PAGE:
Seoul Must Be Ready to Defend Itself

      June 17, 2009 12:57

      Presidents Lee Myung-bak and Barack Obama met in Washington on Tuesday and announced a "vision" for the alliance between South Korea and the U.S. As part of it, they vowed to cooperate to achieve the complete and verifiable end to North Korea's nuclear and ballistic missile programs. They set out plans to transform their half-century-old alliance into a comprehensive, strategic partnership that encompasses the military and security fields, as well as politics, society and culture.

      The two leaders offered aims for North Korea's nuclear and missile programs that could not be resolved through existing U.S.-North Korean agreements or the six-party talks. The six-party talks have failed to halt North Korea's plutonium-based nuclear program, while a U.S.-North Korean missile agreement reached in 1999 was a provisional measure that merely delayed the launch of a long-range missile by the North. Lee and Obama agreed that the previous practice of rewarding North Korea's bad behavior would no longer be acceptable and that improper behavior will lead to consequences. In other words, there will be no more temporary expedients.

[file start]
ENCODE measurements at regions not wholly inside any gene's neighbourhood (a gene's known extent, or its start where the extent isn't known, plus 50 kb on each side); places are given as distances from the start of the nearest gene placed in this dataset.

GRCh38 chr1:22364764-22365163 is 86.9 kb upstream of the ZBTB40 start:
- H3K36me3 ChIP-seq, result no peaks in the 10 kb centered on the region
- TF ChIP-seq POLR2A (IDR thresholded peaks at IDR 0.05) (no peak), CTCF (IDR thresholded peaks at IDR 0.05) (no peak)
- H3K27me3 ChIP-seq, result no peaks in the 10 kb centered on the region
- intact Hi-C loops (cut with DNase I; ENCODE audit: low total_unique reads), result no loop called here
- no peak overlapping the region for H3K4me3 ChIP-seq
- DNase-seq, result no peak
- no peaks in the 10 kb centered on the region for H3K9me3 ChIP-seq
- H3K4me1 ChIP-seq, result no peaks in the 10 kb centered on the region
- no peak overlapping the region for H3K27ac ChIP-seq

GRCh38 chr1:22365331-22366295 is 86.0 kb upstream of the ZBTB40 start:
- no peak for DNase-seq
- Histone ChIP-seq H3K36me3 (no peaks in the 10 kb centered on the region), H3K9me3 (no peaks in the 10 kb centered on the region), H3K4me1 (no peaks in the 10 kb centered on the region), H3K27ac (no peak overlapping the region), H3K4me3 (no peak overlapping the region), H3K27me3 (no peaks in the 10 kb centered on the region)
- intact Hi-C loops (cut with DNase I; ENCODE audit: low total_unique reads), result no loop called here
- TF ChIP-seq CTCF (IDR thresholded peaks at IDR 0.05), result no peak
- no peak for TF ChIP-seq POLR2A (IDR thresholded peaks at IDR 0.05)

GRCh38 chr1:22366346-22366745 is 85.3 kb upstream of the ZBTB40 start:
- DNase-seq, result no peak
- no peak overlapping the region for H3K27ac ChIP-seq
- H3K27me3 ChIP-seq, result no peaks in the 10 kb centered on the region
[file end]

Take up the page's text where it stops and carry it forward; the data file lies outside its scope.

The problem is how the two countries will achieve this goal. Across the entire international community, there is rampant skepticism about the prospect of finding a diplomatic solution to the North Korea problem. Yet physical force is unrealistic. South Korea and the U.S. face the tough task of overcoming finding fundamental solutions for North Korea's nuclear and missile problems and turn them into realistic measures.

      The two sides say they will use the alliance to achieve a peaceful reunification on the Korean peninsula based on the principles of a free-market economy. The two leaders also vowed to cooperate to improve the human rights situation in North Korea. They proposed a set of values, methods and goals for reunification, taking on the North Korean human rights issue directly, which is something previous administrations had avoided even mentioning.

      They used the term "extended deterrence" to announce the inclusion of South Korea under the U.S. nuclear umbrella against the threat of a North Korean nuclear attack. It refers to a comprehensive alliance where Washington would construe an attack against an allied nation as an attack on U.S. soil, justifying the mobilization of American nuclear and conventional weapons and resources in response.

      But from a military point of view, including the return of full Korean troop control from the U.S. to the South Korean military, the two leaders said the readjustment of the alliance would be achieved by South Korea handling the main role in its defense and the U.S. offering support through troops stationed in Korea and other regions. That was merely a reaffirmation of the existing military agreements. It reflects Washington's view that South Korea should handle the bulk of the duties when it comes to military operations on the Korean peninsula. The South Korean government must pay close attention to the U.S. position and make sure it is fully prepared to defend itself.

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